The Animal Welfare Department is looking for people in Albuquerque who are willing to foster shelter animals.
The Animal Welfare Department is reaching out to the public because their typical foster resources have already been used due to the number of animals being surrendered, according to Valerie Greif, a foster team member.
A foster parent takes in different animals and provides them with care and a place to stay to make more vacancies in the shelter. The fostering process can look different based on animal needs, according to Tara Mansker, foster team member.
“The length (of fostering) kind of depends on how old the animal is, and the amount of care that that animal is going to receive,” Mansker said. “We have anything from newborn puppies and kittens all the way to a hospice foster, which is like an elderly pet who kind of just needs somewhere soft and safe to be for end-of-life care.”
The shelter is in need of support for adult dogs particularly – many of whom have been at the shelter for extended periods.
“One of the other needs is adult dog fostering,” Greif said. “We've got a really big number of adult dogs in care right now. There are a lot of them that have been at the shelter for quite a bit of time and they might need a couple of weeks out (of the shelter), just to get a break.”
There are also other opportunities to help for those who cannot foster animals, Mansker said. Anyone over the age of 18 can volunteer at the shelter, including bottle-feeding puppies and kittens, walking dogs and socializing the animals to acclimate them to people. The shelter also accepts donations.
“(We want) to help these guys make it through their time here since they are social creatures, and they're separated from people and other animals while they're here,” Mansker said. “And some of their stays are quite long.”
The center is also looking for donations of enrichment supplies, like toys that they don’t always get supplied to them, Mansker said.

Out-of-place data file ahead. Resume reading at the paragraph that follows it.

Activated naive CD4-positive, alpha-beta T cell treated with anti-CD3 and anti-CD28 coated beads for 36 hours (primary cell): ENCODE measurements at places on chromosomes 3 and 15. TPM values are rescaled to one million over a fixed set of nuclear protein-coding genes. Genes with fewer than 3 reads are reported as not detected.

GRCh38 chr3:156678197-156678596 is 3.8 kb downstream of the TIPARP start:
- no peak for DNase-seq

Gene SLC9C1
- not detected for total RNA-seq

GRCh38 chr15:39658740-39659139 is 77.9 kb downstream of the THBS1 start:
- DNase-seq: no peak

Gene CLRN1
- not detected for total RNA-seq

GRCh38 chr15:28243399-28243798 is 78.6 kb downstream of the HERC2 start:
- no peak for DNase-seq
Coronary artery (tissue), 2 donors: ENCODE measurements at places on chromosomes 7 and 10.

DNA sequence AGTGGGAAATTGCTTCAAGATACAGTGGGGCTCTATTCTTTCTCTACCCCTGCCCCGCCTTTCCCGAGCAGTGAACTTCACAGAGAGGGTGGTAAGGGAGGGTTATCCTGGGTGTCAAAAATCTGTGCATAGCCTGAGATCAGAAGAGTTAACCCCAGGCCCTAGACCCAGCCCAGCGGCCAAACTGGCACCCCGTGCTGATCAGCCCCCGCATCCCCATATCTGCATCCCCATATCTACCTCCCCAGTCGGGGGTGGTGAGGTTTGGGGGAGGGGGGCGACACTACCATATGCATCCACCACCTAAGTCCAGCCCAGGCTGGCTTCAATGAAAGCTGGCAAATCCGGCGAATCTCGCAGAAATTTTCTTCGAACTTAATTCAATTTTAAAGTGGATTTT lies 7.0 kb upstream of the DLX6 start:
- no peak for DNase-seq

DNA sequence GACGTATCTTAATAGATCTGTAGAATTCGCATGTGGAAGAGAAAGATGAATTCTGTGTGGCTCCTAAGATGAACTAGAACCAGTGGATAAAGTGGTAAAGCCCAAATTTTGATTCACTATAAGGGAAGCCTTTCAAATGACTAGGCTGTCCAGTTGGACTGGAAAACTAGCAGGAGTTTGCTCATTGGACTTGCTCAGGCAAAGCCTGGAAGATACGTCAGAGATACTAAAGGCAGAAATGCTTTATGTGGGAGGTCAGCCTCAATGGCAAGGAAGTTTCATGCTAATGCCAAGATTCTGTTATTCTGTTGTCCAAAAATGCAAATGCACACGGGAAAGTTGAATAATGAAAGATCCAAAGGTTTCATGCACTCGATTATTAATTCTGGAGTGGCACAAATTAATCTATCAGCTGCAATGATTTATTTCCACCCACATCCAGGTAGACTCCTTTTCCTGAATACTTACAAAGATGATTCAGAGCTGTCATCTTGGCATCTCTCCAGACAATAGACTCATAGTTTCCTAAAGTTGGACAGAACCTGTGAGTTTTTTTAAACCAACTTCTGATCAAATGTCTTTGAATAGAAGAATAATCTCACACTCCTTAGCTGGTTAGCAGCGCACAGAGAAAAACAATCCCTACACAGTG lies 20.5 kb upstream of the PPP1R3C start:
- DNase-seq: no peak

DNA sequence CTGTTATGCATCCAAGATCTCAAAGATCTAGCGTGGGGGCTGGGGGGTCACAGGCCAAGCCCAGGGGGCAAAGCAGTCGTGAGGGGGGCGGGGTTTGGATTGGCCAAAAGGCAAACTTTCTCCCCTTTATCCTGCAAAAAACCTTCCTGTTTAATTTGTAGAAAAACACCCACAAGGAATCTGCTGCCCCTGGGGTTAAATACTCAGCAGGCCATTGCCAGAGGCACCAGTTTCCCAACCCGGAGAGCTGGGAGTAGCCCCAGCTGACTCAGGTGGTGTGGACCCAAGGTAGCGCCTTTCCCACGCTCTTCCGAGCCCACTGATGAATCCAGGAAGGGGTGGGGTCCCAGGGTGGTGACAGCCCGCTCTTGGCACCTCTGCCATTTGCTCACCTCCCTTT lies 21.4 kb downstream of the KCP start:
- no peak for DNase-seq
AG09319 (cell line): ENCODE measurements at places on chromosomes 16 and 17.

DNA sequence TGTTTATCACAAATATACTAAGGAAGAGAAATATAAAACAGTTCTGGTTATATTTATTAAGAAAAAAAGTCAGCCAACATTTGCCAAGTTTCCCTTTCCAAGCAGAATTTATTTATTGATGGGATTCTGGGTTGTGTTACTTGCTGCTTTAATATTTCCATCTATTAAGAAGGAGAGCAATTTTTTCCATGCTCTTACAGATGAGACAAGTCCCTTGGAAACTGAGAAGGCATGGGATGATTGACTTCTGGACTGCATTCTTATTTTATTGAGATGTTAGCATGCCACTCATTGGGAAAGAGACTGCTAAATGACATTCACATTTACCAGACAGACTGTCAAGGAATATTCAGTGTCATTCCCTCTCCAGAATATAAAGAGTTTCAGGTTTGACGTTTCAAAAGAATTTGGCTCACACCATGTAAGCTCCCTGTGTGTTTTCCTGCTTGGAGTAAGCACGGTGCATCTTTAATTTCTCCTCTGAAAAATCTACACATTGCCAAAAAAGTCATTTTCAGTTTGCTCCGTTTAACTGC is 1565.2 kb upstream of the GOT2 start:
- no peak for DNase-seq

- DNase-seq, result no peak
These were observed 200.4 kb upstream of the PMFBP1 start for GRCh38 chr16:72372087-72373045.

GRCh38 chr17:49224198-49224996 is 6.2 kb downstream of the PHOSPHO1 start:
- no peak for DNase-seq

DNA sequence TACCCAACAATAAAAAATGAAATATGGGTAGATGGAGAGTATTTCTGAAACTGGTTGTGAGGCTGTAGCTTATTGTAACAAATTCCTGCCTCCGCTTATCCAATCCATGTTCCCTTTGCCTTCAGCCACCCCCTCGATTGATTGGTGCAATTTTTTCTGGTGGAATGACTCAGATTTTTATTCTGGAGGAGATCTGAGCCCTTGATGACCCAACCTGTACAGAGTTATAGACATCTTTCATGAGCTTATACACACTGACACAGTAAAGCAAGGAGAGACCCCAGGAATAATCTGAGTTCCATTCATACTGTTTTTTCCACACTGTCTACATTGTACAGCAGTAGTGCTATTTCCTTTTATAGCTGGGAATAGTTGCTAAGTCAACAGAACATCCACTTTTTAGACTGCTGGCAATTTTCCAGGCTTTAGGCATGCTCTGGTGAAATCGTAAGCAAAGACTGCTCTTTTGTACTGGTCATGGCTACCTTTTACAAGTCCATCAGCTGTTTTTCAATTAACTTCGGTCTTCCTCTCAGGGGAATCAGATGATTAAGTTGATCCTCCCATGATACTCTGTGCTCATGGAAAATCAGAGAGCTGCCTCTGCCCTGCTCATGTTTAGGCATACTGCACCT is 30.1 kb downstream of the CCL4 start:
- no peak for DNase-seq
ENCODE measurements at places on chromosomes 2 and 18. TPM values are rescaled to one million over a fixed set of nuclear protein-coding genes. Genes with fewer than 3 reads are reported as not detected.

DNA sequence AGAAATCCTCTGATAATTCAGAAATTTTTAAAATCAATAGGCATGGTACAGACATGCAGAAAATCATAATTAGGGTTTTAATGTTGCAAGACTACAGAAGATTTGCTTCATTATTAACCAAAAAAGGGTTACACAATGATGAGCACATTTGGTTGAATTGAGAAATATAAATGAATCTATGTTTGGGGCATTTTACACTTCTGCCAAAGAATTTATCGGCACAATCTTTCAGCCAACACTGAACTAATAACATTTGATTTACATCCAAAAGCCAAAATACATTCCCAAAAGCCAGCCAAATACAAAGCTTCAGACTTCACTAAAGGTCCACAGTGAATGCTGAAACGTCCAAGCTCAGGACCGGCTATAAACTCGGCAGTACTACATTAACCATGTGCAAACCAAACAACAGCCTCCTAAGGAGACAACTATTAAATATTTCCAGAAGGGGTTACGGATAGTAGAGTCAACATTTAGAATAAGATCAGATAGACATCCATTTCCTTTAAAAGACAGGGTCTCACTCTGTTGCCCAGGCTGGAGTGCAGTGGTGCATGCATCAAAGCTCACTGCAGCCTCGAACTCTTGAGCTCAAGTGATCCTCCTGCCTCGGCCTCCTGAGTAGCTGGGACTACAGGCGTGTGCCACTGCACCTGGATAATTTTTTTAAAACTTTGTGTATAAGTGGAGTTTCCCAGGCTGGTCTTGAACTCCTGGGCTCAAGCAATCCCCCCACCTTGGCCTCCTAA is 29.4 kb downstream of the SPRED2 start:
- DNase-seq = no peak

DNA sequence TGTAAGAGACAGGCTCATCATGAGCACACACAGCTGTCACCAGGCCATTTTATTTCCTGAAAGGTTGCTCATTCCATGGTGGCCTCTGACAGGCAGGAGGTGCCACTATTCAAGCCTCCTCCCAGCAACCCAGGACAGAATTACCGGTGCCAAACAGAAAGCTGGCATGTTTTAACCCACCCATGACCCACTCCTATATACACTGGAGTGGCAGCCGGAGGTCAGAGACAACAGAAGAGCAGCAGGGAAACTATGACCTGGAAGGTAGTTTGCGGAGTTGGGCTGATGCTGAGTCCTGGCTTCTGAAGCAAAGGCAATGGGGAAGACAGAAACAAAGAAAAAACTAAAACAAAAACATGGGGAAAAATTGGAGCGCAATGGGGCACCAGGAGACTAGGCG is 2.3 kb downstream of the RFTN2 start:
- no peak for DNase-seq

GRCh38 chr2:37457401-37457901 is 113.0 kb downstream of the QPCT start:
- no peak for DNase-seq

“We always need toys for the animals, or milk replacements for puppies and kittens. Sometimes our distributors don't always have what we need, so we kind of rely on donations from the public,” Mansker said.
In the past few years, more and more animals have been surrendered to the shelter. Mansker said this may be related to the halt of public spay/neuter programs during the height of the pandemic.
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“We had that whole period where we couldn't do any elective surgery at all. I think that is now starting to catch up because all of those animals that were born during that time are now of the age where they can make more animals, and we're seeing the repercussions of that through the community,” Mansker said.
The top priority, Greif said, for the foster program is underweight and underage kittens.
“Kittens have to be a certain weight before we can spay and neuter them, and then they can be available to the public for adoption. So depending on how small they are, it can be anywhere from 2-3 weeks to over a month in foster care,” Greif said.
The shelter will supply training and resources to all interested.
“We will help you to help us. We will provide resources and training if necessary, and we are here to answer questions and support,” Greif said.
Detroit Kallunki is a senior reporter with the Daily Lobo. They can be reached at firstname.lastname@example.org or on Twitter @DailyLobo.
Detroit Kallunki is a senior reporter with the Daily Lobo.